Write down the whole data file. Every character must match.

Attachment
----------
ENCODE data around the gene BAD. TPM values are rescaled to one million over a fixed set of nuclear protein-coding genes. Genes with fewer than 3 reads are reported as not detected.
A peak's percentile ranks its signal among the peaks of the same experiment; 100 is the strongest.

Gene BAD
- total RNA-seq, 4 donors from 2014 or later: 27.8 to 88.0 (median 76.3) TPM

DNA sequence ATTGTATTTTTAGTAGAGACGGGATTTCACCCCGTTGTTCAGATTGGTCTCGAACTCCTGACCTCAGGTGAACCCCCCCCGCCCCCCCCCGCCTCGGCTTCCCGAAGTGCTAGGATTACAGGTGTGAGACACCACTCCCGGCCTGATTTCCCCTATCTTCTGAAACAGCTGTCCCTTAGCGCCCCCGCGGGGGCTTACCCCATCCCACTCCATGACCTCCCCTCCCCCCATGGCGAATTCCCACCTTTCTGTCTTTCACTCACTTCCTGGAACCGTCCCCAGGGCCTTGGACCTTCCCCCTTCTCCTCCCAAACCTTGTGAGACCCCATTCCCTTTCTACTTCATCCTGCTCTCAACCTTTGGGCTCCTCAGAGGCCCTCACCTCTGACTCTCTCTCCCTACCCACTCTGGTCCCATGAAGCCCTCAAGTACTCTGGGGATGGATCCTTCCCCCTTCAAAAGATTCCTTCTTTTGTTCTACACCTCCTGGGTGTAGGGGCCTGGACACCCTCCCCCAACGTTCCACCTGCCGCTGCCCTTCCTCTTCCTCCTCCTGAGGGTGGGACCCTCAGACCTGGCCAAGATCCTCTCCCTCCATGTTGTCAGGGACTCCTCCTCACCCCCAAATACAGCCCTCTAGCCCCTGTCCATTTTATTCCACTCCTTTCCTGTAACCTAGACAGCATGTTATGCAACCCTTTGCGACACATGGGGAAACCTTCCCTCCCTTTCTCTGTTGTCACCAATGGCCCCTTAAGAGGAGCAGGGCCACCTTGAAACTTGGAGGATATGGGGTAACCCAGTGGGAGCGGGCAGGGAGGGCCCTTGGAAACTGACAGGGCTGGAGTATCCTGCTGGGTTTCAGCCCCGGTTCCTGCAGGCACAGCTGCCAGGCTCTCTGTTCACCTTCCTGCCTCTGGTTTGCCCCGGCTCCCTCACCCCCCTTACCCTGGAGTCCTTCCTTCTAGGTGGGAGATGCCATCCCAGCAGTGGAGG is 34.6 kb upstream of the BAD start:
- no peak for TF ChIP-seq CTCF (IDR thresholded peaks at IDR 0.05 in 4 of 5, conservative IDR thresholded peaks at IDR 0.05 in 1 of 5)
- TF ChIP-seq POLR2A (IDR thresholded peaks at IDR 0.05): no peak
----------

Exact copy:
ENCODE data around the gene BAD. TPM values are rescaled to one million over a fixed set of nuclear protein-coding genes. Genes with fewer than 3 reads are reported as not detected.
A peak's percentile ranks its signal among the peaks of the same experiment; 100 is the strongest.

Gene BAD
- total RNA-seq, 4 donors from 2014 or later: 27.8 to 88.0 (median 76.3) TPM

DNA sequence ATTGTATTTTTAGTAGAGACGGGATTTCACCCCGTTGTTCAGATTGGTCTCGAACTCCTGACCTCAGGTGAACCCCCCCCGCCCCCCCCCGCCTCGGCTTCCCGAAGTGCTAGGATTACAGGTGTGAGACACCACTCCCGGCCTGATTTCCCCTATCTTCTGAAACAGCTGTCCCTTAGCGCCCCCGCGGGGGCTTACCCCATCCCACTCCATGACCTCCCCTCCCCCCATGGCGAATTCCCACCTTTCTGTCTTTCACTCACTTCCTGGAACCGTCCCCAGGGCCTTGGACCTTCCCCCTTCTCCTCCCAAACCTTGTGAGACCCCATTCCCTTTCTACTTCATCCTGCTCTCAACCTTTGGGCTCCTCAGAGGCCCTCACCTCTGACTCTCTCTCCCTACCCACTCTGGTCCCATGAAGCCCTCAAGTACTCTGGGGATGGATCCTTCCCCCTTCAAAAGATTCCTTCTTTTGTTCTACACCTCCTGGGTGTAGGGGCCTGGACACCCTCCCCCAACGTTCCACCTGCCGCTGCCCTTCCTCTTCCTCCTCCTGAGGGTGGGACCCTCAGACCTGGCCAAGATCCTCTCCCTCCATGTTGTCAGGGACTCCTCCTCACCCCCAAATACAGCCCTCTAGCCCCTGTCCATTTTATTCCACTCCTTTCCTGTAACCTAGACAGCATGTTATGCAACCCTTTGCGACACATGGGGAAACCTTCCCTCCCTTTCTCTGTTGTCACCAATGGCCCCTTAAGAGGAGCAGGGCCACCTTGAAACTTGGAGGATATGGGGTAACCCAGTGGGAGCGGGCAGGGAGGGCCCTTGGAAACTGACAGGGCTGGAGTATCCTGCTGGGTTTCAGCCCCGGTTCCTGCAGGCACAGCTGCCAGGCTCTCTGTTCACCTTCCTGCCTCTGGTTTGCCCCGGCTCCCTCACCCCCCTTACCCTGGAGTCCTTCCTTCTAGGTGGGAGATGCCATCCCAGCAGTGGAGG is 34.6 kb upstream of the BAD start:
- no peak for TF ChIP-seq CTCF (IDR thresholded peaks at IDR 0.05 in 4 of 5, conservative IDR thresholded peaks at IDR 0.05 in 1 of 5)
- TF ChIP-seq POLR2A (IDR thresholded peaks at IDR 0.05): no peak